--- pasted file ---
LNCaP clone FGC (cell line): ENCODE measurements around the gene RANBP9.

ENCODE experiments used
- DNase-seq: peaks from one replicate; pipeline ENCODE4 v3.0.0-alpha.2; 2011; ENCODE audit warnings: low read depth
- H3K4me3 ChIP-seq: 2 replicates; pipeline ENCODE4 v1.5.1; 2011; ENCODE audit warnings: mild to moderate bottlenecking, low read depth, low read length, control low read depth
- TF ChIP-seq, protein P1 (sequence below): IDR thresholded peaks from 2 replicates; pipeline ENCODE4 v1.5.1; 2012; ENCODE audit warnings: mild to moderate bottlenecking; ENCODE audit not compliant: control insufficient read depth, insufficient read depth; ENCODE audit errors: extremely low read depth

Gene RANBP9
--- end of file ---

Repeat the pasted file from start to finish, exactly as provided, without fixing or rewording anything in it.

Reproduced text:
LNCaP clone FGC (cell line): ENCODE measurements around the gene RANBP9.

ENCODE experiments used
- DNase-seq: peaks from one replicate; pipeline ENCODE4 v3.0.0-alpha.2; 2011; ENCODE audit warnings: low read depth
- H3K4me3 ChIP-seq: 2 replicates; pipeline ENCODE4 v1.5.1; 2011; ENCODE audit warnings: mild to moderate bottlenecking, low read depth, low read length, control low read depth
- TF ChIP-seq, protein P1 (sequence below): IDR thresholded peaks from 2 replicates; pipeline ENCODE4 v1.5.1; 2012; ENCODE audit warnings: mild to moderate bottlenecking; ENCODE audit not compliant: control insufficient read depth, insufficient read depth; ENCODE audit errors: extremely low read depth

Gene RANBP9